The other part of the Fluence business is about training psychotherapists for psychedelics-assisted therapy work as part of research trials, she said, which is a continually expanding aspect of their work. “As research trials expand and grow from pilots to Phase II to Phase III, they need to train more and more therapists,” she said. “Then many of the drug sponsors need to prepare for, if and when their drug is approved, to create a pool of people who are trained in their modality and can use that practice after approval. So I expect that we’ll have substantial growth in those kinds of training programs as well.”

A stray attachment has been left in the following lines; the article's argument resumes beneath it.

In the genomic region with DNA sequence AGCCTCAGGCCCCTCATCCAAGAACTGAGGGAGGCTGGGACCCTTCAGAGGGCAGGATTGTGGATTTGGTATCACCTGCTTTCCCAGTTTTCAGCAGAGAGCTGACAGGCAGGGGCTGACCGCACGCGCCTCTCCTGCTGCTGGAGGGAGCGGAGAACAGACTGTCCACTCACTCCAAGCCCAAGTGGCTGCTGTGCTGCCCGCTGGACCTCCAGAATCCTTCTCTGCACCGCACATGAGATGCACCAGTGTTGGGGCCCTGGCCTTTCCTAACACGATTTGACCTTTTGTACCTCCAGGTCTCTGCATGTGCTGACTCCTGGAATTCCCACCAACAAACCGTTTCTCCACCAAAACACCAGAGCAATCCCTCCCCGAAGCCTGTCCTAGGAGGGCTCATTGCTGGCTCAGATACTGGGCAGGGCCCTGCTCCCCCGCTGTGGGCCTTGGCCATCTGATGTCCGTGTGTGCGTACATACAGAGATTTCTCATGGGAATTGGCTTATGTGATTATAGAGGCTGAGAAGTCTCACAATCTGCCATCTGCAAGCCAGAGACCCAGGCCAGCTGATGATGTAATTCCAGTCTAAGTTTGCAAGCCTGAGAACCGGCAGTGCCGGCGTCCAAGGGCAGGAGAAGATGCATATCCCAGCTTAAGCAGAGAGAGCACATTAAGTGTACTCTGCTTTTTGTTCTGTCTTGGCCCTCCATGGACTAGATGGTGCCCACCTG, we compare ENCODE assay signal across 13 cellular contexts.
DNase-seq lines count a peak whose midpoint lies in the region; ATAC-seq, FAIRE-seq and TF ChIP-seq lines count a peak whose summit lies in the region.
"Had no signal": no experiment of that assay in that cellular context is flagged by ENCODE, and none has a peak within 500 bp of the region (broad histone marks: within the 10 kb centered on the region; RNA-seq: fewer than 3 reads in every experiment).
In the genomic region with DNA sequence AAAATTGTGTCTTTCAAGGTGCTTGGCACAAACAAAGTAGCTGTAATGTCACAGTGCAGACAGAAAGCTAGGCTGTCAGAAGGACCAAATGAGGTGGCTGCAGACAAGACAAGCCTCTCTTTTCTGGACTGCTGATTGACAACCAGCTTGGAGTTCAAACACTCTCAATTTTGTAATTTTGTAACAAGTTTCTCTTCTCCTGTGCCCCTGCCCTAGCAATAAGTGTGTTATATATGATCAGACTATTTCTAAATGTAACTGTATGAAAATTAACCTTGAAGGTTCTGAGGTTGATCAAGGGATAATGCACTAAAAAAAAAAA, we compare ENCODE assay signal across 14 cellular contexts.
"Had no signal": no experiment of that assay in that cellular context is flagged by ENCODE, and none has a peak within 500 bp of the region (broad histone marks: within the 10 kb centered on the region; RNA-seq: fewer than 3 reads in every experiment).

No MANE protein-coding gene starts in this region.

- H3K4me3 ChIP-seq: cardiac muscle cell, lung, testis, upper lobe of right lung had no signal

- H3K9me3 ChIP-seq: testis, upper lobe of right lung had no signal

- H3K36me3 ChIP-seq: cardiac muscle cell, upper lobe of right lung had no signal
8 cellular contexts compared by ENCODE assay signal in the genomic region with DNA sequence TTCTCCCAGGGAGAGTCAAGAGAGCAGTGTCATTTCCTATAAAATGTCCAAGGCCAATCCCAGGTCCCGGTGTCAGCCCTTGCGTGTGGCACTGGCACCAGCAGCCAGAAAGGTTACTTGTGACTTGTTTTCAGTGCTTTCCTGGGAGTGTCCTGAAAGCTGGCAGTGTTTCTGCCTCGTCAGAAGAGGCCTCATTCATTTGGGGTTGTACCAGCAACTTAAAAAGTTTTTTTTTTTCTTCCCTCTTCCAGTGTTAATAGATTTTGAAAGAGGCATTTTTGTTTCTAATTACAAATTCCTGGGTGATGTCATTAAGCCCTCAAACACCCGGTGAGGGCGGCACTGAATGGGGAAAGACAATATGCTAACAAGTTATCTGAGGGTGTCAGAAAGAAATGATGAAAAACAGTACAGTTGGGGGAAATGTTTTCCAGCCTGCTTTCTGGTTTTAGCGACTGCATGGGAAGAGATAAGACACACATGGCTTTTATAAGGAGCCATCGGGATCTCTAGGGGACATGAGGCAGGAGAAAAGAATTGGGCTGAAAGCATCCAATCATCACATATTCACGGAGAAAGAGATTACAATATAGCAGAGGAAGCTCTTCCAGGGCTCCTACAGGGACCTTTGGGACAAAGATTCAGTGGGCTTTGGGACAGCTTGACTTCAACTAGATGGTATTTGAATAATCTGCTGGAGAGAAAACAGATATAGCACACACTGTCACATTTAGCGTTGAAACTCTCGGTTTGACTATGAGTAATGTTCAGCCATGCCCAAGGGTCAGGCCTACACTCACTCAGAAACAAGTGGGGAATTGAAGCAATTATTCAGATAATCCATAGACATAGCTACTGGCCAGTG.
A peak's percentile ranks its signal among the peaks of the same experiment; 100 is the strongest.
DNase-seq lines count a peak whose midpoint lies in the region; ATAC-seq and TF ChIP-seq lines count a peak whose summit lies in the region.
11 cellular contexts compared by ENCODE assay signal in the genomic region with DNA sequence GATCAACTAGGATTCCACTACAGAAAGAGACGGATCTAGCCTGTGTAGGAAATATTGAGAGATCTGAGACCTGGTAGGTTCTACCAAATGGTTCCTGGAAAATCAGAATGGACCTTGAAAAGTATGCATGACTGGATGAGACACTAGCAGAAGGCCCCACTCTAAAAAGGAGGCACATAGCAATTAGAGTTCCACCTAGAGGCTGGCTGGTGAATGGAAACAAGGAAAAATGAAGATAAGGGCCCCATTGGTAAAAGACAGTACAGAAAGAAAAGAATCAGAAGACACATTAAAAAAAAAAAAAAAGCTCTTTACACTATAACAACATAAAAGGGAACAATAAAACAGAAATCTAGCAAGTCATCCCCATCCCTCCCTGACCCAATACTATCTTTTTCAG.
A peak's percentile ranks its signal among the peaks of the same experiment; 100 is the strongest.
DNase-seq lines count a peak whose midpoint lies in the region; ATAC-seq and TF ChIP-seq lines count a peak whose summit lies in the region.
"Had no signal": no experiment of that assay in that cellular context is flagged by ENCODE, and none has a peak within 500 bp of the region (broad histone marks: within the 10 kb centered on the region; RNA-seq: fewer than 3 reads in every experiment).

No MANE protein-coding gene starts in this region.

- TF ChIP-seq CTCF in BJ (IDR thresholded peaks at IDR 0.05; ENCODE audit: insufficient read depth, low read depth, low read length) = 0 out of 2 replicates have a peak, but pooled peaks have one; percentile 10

As the industry picks up momentum, training for psychedelics-assisted psychotherapists needs to match the growth. “I think we have to follow the research and we have to be kind of cautious about the conclusions that we can make at this point,” Nielson said. “But it is wonderful to see that research happening and to see new projects getting started and studies progressing. The training of therapists needs to be happening simultaneously to that, because people’s interest is opened up, and people are having experiences in a variety of settings. I think in general, mental health care providers really need to prepare for that.”